I wake up sitting in the cab of a pickup truck parked on the outskirts of a small town. I leave the truck and enter a small building to find a small office that is a shambles. I sit down and try to remember where I am and why I am there. All I can remember is that I have something to do and that the person who was with me has disappeared, leaving only a half-finished bottle of soda. Lacking any other information, I start to clean-up the office and get the paperwork back in order. I grow increasingly anxious and finally I can’t stand the small office anymore. I get back in the truck and drive into the town to find it deserted. I stop at what looks like the town hall and enter, to discover another, larger office that is also a shambles.
“OK. If I need to urinate, I ask for a ... urinal. But if I need to move my bowels, I ask for a ...”
After a while the word ‘bedpan’ comes and I breathe a sigh of relief.
Ten minutes later, I can’t remember the word for bedpan, and the whole silent struggle starts over again. Can’t even grit my teeth because they still don’t line-up.
Back in the deserted office, I take charge, making and hanging a sign identifying myself as the head of the department. I then spend a long time trying to put all the records back in order and back into file cabinets. I think there are other people around who are hiding so I can’t find them. Eventually I have had enough and decide to leave the building, only to find that I am in a wheelchair that will not fit through the office door or into the elevator. For a long time I struggle to get the chair out of the office, and somehow do so. I am now preoccupied with a single thought: that I “don’t want to go to sleep and wake-up back in this town, instead of where I want to be...”
Several of my cousins come into the room to visit. They tell me that I look and sound great, and what great progress I’m making. I, in turn, lie there, silently wondering why they are naked and why they are here in the middle of the night in my BOQ room at the Reserve base on a drill weekend. However, not wanting to seem impolite, I refrain from asking them where their clothes are and remain cheerful and responsive. They don’t suspect a thing.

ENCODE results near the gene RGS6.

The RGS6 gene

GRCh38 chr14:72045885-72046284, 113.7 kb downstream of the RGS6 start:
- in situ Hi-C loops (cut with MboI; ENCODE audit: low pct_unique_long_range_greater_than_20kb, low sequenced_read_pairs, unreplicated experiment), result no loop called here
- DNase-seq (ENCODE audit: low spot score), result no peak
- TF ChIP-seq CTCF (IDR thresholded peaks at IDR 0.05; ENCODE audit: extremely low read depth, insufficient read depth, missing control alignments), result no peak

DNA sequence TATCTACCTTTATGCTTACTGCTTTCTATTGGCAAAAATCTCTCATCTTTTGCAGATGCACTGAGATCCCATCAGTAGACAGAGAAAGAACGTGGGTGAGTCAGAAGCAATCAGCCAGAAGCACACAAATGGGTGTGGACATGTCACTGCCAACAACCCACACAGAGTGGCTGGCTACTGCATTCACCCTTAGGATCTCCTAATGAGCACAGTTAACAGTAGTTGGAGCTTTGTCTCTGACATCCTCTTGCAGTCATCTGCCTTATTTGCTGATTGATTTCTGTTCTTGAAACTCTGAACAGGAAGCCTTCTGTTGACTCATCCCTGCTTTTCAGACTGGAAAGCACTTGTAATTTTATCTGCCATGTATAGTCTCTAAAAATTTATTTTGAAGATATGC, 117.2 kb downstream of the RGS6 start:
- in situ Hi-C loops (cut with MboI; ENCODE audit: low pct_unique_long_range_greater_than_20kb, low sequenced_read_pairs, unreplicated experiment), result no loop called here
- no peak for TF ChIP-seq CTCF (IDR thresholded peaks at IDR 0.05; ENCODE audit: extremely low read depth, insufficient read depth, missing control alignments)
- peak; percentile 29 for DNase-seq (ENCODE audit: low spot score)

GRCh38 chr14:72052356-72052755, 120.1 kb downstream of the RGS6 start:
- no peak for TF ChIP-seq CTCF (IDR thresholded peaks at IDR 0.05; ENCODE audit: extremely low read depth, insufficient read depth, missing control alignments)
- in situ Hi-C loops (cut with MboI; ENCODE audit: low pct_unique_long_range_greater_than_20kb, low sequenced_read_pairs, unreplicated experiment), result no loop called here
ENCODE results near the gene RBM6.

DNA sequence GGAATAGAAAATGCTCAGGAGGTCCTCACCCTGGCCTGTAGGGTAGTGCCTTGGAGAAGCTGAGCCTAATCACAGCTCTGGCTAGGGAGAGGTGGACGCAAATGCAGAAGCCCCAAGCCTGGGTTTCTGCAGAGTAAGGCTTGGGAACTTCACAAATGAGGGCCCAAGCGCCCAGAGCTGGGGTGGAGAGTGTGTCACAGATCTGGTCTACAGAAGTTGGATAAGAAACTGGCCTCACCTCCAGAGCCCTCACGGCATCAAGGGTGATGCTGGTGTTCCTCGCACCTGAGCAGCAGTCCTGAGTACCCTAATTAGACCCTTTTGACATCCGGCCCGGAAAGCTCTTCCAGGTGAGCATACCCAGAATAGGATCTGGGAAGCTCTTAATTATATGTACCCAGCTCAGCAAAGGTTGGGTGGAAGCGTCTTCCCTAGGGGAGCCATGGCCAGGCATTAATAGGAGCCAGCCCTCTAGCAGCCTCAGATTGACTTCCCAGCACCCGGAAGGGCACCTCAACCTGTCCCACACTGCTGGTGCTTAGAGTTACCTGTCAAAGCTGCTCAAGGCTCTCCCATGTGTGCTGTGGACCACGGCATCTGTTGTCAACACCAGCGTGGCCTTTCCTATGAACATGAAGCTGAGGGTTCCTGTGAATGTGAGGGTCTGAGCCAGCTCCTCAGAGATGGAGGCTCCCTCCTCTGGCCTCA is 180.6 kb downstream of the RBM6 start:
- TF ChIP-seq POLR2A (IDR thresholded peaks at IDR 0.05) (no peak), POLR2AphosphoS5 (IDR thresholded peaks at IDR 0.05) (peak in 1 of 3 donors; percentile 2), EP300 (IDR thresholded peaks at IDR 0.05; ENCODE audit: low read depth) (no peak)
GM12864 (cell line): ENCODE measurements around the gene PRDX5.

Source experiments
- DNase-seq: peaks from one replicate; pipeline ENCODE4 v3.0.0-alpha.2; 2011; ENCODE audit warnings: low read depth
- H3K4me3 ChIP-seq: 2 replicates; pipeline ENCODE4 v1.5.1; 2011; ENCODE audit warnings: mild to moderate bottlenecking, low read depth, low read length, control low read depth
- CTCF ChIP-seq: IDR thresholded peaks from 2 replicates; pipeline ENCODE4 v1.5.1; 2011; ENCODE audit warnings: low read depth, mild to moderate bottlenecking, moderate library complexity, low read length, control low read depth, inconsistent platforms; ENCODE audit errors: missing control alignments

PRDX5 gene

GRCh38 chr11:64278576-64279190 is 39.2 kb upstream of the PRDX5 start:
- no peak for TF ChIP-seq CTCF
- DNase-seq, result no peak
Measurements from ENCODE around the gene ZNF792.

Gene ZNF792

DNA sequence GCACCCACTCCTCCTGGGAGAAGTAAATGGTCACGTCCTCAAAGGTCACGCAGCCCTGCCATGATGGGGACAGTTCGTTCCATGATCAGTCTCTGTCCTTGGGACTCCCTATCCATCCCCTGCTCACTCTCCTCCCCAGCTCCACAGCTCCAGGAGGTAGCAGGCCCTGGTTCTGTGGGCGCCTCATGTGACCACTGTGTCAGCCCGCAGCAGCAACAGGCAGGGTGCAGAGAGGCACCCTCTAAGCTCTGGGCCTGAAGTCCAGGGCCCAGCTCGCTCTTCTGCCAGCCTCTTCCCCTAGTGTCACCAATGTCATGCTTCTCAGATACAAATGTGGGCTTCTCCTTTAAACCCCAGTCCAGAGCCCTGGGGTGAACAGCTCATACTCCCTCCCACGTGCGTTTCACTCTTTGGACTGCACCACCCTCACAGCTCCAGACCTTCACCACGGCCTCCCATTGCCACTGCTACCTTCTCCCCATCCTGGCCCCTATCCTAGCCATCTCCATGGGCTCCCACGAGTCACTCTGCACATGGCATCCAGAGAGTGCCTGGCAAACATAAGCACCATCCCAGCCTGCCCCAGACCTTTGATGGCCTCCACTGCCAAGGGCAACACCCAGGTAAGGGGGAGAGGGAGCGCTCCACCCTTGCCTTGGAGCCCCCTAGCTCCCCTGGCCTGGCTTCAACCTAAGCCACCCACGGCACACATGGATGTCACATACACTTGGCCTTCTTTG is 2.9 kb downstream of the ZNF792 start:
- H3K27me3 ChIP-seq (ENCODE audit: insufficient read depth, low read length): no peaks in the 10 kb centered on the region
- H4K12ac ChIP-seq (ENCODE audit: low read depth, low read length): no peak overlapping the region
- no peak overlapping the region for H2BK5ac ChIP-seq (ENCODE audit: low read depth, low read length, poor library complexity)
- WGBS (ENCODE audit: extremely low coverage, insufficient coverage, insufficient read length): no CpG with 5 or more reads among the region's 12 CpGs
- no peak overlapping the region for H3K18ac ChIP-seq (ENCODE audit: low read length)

I get to the parking lot and find a woman and a man fighting. The woman jumps into my truck and we drive away together. I tell her how strange the town seems with everyone gone and “my office” in such disarray. She replies that we have to find a way out of town “to keep from being brought back there every time we wake up.”
The hospital room is warm. A football game is on the TV. I have absolutely no interest in football, so it serves as white noise. I have a new roommate. He was brought in last night. I can see only his legs past the curtain that divides the room in half. He is wearing a fancy, blue jogging pants and nice sneakers. There are strange, gargling noises coming from his side of the room, accompanied by sucking and machine sounds. He was in a minor car accident. He is unhurt except for the fact that the impact snapped his head forward and broke his neck, paralyzing him from the neck down. He is awake. His wife and two young kids are there with him. He is being suctioned to keep his airway clear.
This is real.
“Please, Mr. Boyd. Please. I have to clear your airway.”
Suucckk. Suuccckkk. Whirr.
“Please, Mr. Boyd. You have to keep your shoes on. The socks are to prevent fluid buildup.”
“I know, Mr. Boyd. Your family is here.”
It’s a dark night out and Mr. Boyd’s colorfully dressed legs seem to luminesce against the blackened window in the bright light positioned over his bed.